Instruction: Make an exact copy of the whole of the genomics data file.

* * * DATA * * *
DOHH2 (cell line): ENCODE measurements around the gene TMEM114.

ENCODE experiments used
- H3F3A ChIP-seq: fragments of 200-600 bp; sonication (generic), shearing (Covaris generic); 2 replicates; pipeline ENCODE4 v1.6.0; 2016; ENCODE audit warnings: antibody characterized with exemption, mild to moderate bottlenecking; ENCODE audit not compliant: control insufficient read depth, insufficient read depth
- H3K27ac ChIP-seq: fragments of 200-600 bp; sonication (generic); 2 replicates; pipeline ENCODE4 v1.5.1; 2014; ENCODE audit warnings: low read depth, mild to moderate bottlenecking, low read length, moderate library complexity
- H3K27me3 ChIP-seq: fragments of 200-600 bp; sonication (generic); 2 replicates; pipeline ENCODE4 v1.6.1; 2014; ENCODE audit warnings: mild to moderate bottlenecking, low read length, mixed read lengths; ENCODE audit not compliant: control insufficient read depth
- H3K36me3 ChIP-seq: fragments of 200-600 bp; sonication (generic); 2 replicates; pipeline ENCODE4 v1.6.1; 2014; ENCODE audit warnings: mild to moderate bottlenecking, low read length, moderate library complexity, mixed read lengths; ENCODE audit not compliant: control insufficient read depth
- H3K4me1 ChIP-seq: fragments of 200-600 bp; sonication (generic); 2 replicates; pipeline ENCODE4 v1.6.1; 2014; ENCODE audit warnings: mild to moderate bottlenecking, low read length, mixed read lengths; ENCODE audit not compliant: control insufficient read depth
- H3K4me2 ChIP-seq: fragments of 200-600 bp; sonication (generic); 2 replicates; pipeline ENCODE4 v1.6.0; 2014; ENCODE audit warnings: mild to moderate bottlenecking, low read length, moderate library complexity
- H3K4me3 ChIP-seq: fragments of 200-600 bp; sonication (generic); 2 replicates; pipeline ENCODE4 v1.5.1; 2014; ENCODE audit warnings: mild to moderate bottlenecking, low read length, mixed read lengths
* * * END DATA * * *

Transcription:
DOHH2 (cell line): ENCODE measurements around the gene TMEM114.

ENCODE experiments used
- H3F3A ChIP-seq: fragments of 200-600 bp; sonication (generic), shearing (Covaris generic); 2 replicates; pipeline ENCODE4 v1.6.0; 2016; ENCODE audit warnings: antibody characterized with exemption, mild to moderate bottlenecking; ENCODE audit not compliant: control insufficient read depth, insufficient read depth
- H3K27ac ChIP-seq: fragments of 200-600 bp; sonication (generic); 2 replicates; pipeline ENCODE4 v1.5.1; 2014; ENCODE audit warnings: low read depth, mild to moderate bottlenecking, low read length, moderate library complexity
- H3K27me3 ChIP-seq: fragments of 200-600 bp; sonication (generic); 2 replicates; pipeline ENCODE4 v1.6.1; 2014; ENCODE audit warnings: mild to moderate bottlenecking, low read length, mixed read lengths; ENCODE audit not compliant: control insufficient read depth
- H3K36me3 ChIP-seq: fragments of 200-600 bp; sonication (generic); 2 replicates; pipeline ENCODE4 v1.6.1; 2014; ENCODE audit warnings: mild to moderate bottlenecking, low read length, moderate library complexity, mixed read lengths; ENCODE audit not compliant: control insufficient read depth
- H3K4me1 ChIP-seq: fragments of 200-600 bp; sonication (generic); 2 replicates; pipeline ENCODE4 v1.6.1; 2014; ENCODE audit warnings: mild to moderate bottlenecking, low read length, mixed read lengths; ENCODE audit not compliant: control insufficient read depth
- H3K4me2 ChIP-seq: fragments of 200-600 bp; sonication (generic); 2 replicates; pipeline ENCODE4 v1.6.0; 2014; ENCODE audit warnings: mild to moderate bottlenecking, low read length, moderate library complexity
- H3K4me3 ChIP-seq: fragments of 200-600 bp; sonication (generic); 2 replicates; pipeline ENCODE4 v1.5.1; 2014; ENCODE audit warnings: mild to moderate bottlenecking, low read length, mixed read lengths